Ezebis Interview With Angel Investor Christina Brodbeck About Investing In Women-Led Companies

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By Angie Chang (Co-Founder & Editor-in-Chief, Women 2.0) Editor's note: Christina Brodbeck will a judge on February 14, 2012 at the Women 2.0 PITCH Conference - get your ticket now! Ezebis's Pemo Theodore interviewed Christina Brodbeck about angel investing and startups. The full interview is on Ezebis but we've extracted the parts about angel investing, women-led ventures and how to get into an accelerator program below:

Ezebis: I know that you’re an investor as well as an entrepreneur. Could you tell me what you’re interested in investing? What are the businesses that fascinate you? Christina Brodbeck: Because I’m an angel investor instead of an institutional investor, a lot of it is what personally interests me. Instead of "oh this is going to get me a huge return", the areas I’m particularly interested in are in mobile because I have a background in mobile UI. Also, I'm interested in things that solve email problems, I’m really interested in that, and productivity and utility tools. Also, things that appeal to a female consumer demographic.

Ezebis: Great, and have you invested in many female founded businesses? Christina Brodbeck: Yeah I have, probably at least 3-4 of the 15 companies I’ve invested in.

Ezebis: Great. I guess if you’re an angel investor, you obviously help the founders get their business going as well as the actual money that you invest. Christina Brodbeck: Yes, since I don’t invest a large amount, I’m a smaller angel investor. A lot of what I do is try and give back in terms of time. Since my background is UX and UI, most of the time I spend with companies is helping them with that.

Ezebis: Fabulous. Now something that I get quite a few emails from female founders is that they’re interested in how to get involved in 500 Startups incubator. I know that you’re one of the mentors. I wondered if you’ve got any tips for female founders who are interested in that? Christina Brodbeck: Yes, I think honestly a lot of it (and this doesn’t just apply to 500 Startups, also just to incubators or anyone in general) is persistence and knocking on a lot of doors. I’d say the best way to get in touch with Dave or any of the people who are partners there is to go through the mentors. Try and establish a relationship with them. Maybe look them up on the mentor’s page and try & start a conversation with somebody who has either invested in, mentored or advised or started a company possibly in the similar demographic as your own. Just start a conversation with them. Then hopefully something will develop into an introduction.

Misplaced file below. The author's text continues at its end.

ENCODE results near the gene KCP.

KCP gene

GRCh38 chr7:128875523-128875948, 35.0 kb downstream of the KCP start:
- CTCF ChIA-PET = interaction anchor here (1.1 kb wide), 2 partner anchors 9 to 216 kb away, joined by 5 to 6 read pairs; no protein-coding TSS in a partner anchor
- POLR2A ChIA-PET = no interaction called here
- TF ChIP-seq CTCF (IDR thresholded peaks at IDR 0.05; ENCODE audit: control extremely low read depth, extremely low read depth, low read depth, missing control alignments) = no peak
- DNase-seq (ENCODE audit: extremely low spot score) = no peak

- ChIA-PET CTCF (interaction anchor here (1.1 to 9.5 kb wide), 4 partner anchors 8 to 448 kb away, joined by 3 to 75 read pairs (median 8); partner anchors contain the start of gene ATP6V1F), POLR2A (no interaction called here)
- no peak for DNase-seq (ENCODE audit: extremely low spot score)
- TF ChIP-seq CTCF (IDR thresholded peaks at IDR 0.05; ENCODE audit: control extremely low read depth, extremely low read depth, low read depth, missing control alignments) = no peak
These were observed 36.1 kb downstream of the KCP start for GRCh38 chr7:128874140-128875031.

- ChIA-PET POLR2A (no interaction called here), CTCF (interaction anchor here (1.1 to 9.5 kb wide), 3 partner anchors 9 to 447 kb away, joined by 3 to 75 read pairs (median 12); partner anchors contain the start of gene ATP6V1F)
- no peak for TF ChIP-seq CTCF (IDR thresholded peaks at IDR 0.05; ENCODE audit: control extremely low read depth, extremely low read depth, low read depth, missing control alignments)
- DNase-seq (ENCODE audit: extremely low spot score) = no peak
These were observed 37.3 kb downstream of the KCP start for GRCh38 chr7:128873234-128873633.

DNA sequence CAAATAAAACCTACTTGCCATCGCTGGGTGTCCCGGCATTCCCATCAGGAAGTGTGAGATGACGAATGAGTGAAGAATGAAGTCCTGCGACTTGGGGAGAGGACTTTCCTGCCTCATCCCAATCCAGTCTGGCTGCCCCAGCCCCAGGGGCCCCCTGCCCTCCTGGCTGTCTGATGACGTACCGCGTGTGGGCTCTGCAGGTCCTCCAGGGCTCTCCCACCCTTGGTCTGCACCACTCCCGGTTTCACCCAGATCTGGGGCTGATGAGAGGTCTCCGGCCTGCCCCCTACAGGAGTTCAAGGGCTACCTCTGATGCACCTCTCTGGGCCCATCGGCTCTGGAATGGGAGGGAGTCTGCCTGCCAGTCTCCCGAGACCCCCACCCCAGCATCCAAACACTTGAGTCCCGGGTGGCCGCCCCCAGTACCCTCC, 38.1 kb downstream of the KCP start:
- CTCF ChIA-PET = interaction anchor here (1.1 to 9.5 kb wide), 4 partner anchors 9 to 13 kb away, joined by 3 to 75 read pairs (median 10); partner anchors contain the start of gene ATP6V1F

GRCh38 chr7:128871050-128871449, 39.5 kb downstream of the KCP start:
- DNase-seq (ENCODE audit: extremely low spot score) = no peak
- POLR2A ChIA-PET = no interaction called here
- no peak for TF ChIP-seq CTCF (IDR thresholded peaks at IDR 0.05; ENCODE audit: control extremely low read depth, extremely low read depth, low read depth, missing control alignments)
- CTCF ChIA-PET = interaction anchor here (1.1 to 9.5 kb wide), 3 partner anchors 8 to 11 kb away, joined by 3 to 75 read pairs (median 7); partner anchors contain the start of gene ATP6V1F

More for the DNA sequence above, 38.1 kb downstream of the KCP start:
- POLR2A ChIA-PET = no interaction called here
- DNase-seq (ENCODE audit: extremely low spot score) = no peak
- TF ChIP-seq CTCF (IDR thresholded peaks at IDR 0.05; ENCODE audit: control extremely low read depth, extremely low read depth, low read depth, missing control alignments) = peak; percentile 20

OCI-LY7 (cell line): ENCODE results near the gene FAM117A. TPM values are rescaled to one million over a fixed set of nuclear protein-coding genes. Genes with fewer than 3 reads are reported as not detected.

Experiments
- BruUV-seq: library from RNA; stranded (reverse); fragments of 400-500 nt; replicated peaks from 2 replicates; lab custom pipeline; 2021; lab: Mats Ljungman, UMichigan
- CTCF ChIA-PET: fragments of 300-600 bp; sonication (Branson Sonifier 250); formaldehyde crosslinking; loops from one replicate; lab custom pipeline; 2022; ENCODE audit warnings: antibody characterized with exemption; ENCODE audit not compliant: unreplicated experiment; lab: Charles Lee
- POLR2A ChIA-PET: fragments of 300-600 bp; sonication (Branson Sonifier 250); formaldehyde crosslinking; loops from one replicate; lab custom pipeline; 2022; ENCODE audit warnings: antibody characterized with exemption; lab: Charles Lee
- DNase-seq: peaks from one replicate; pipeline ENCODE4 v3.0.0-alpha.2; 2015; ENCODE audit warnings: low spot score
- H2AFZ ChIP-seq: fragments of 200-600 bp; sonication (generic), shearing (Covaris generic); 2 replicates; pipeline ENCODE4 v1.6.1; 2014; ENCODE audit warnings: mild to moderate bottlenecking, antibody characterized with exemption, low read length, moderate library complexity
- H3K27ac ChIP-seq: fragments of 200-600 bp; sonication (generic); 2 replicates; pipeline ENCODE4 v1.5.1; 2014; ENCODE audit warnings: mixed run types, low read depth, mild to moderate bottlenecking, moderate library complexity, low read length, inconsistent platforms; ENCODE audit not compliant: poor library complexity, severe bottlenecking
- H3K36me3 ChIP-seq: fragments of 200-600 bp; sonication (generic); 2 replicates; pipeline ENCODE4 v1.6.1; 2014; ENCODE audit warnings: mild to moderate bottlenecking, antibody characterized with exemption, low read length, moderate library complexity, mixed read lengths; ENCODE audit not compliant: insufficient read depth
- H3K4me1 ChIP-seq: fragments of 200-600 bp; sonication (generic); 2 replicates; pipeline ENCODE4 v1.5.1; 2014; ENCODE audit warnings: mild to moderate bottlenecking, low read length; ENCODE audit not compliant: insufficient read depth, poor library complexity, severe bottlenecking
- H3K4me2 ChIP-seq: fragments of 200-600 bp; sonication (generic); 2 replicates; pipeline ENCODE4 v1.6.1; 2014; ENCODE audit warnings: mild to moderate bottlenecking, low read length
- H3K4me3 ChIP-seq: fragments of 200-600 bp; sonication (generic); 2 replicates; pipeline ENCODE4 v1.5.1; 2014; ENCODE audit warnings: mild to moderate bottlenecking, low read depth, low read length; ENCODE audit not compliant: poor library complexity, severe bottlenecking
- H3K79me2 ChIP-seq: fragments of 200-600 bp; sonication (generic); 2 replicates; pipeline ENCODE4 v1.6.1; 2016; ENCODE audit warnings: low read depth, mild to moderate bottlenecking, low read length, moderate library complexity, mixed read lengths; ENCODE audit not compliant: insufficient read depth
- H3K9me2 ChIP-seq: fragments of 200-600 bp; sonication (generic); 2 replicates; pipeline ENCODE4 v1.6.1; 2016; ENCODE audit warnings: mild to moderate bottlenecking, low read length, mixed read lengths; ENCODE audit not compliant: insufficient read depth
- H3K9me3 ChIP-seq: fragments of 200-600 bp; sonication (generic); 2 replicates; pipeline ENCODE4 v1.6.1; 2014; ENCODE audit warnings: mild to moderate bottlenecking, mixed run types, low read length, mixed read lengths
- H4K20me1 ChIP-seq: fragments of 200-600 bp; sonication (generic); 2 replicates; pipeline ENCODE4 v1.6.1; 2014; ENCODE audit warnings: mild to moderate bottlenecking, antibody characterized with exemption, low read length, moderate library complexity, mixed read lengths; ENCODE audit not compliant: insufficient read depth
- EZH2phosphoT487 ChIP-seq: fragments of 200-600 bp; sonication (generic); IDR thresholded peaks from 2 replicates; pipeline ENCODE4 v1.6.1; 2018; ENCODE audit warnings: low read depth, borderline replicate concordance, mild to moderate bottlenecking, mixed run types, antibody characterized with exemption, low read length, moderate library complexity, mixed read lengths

Ezebis: As you said research really helps because then you can see whether or not they would be female founder friendly. Christina Brodbeck: Right, exactly and as a whole 500 Startups is very female founder friendly. So you’re starting in a good place.

Ezebis: Fabulous, you don’t have to jump any hurdles. Christina Brodbeck: Right exactly.

Ezebis: I know I’ve read in the past a couple of articles that have either mentioned you or you’ve actually written about women and startups. I just wondered if you’ve noticed any differences for female founders in the last couple of years. Christina Brodbeck: I think now people are recognizing that a lot of spending and a lot of the consumption and the time that is being spent online is done by female consumers. So I think now there is a shift where investors are at least taking note of companies that are appealing to that demographic and they’re willing to put more money into them. I think the next step, the step beyond that is, let’s invest in more female founders so they can start more companies.

Ezebis: I just read, I think yesterday, that there’s a female venture capitalist firm just opened and has just invested in a female founded company. Gee even in a year, I’ve seen massive, massive change of consciousness around it. Christina Brodbeck: Yes it’s really cool, it’s awesome.

Ezebis: Thank you